Louis Vuitton’s “blow up” show caps an energetic fashion season

PARIS (AP) — The fairground lights at Louis Vuitton shone as brightly as the star-studded front row on Tuesday for Nicolas Ghesquière’s vibrant and infectious spring collection that closed Paris Fashion Week.

Dramatic bursts of a tribal drum echoed over the historic cobblestones of the Louvre, drawing guests into a surreal world of circus mirrors, Las Vegas lights and a myriad of tent-like red latex lattices – where the clothes were blown up.

Earlier in the day, a more low-key collection awaited guests attending Chanel at the Grand Palais Ephemere for one of the other big draws in the season finale.

Here are some highlights from Tuesday’s Spring/Summer 2023 collections:

Honey, I shrunk the models

If Nicolas Ghesquière aroused enthusiasm with the circus-like decor that curved like a theater in the round, the fun drawings did not disappoint.

This season, the 51-year-old Louis Vuitton designer gave free rein to his childhood imagination on the theme of the explosion.

Giant zippers accompanied even larger Monogram “handbags”, huge bow collars, clown-shaped buttons and huge unrolling sections of leather that evoked the hit film shrunk the children”.

Beyond the obvious gimmicks, there were accomplished looks in the colorful and youthful collection which was also a playful and contemporary take on royal dress.

Puffy Elizabethan collars – or were they lifesavers? — received a sporty makeover with loose, ruched dresses and black boots. Elsewhere, the Renaissance collar silhouette playfully traveled the body on another look at the hips.

There was method in the madness – the dynamism of the designs giving coherence to the collection as a whole.

Ghesquiere may have gone too far with a series of leather-print puffy zippers, but standout pieces like an embroidered multicolor apron dress surely made up for that.


Pop icon Janet Jackson watched the model calmly as cameras raced around her inside the former royal palace’s oldest courtyard, the Cour Carrée, amid dazzling lights.

Jennifer Connelly walked backstage. Lea Seydoux posed for photographers near fashion’s wealthiest CEO Bernard Arnault of LVMH, and ‘House of the Dragon’ star Milly Alcock soaked up her newfound fame – a recent addition to the front row. The Australian actress who played her childhood Princess Rhaenyra hasn’t forgotten her humor, lamenting that it was “terrible” that her character had to grow up and be replaced in the hit prequel.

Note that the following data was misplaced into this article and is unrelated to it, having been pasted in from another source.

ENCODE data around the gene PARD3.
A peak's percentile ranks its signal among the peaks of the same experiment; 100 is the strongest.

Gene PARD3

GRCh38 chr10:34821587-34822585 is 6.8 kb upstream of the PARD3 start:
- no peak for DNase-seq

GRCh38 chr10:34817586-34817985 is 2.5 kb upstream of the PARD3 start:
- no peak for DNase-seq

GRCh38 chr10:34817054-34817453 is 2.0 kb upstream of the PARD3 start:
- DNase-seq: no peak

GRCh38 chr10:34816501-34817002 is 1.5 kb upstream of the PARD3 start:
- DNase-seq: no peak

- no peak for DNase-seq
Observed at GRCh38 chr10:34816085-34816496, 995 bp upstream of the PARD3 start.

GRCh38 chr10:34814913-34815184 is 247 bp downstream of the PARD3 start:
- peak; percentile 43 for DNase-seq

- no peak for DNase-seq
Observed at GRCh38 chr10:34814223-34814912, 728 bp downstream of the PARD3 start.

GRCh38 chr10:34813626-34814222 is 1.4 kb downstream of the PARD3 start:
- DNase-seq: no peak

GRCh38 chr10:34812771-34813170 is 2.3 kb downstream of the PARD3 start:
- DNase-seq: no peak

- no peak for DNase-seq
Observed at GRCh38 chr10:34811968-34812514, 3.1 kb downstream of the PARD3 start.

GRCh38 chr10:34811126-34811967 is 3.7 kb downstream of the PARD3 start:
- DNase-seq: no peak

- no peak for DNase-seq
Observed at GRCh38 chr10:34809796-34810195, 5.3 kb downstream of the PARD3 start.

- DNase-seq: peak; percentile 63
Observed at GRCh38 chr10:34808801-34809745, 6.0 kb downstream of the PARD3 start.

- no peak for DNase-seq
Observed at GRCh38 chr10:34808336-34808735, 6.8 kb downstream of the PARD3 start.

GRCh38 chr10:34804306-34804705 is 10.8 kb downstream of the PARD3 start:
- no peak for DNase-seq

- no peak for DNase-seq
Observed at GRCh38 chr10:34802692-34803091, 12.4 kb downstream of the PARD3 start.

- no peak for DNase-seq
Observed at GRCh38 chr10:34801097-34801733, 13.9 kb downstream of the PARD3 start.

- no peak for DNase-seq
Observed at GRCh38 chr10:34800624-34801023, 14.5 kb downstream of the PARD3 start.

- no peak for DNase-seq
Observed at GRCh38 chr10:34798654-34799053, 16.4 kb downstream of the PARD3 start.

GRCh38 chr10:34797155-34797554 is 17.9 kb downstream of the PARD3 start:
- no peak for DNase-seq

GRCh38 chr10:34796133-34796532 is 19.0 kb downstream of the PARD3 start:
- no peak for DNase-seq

There were so many celebrities that some bewildered fashion journalists simply sat down, beaten, with their VIP cheat sheet in their lap.

High-octane scenes like these are the norm at Louis Vuitton – which since Karl Lagerfeld’s death at Chanel has become the undisputed highlight of the last day of Parisian ready-to-wear. It’s a glamorous bookend for the entire fashion season that travels through New York, London and Milan and always ends in the City of Light.


Paris mainstay designer Virginie Viard gently riffed on the 1980s in an overall simple collection doused in black and white that seemed to have nothing to prove.

There were a few little shivers.

The A-line minis led the eyes to flashes of teasing – like knee-high white mesh socks. Irina Shayk delighted in an off-the-shoulder marbled dress with short sleeves and ruffles. Jersey was created to be like scales.

And a polka-dot leather dress with a stiff, wavy peplum provided a historic reverie for the house founded in 1910, borrowing nicely from turn-of-the-century styles.

But the looks the house likened to “a collage” were very – sometimes also – subtly delivered by Viard, who took over from the exuberant Lagerfeld after his death in 2019. The beating heart of this display was to put it mildly.

Black-and-white images of the set spanning the ages, including empty historic gardens from the slow-moving 1961 film ‘Last Year at Marienbad’, may not have helped the mood – but the collection of 71 looks sometimes lacked energy.

Still, the props provided welcome shots of dynamism. Jewel clasps, swinging pearl and jewel pendants, and cascading gold necklaces gave clean looks a fashionable ’80s feel.


Miuccia Prada‘s little sister, Miu Miu, went utilitarian for a collection featuring anoraks and handyman pockets.

With fewer bold design features than normal, Prada used anoraks, zippers and flip-flops to explore the theme of rolling out and turning things inside out.

The front of an amorphous alabaster coat with an unzipped top and bottom flap. The vests had the label on the front, as if they had been put on the wrong way. And an ecru rocker dress was created to look like it had been worn inside out.

Later in the 63-look collection, leather creations used the double pockets associated with DIYers to make low waistbands, or scattered haphazardly over an apron.

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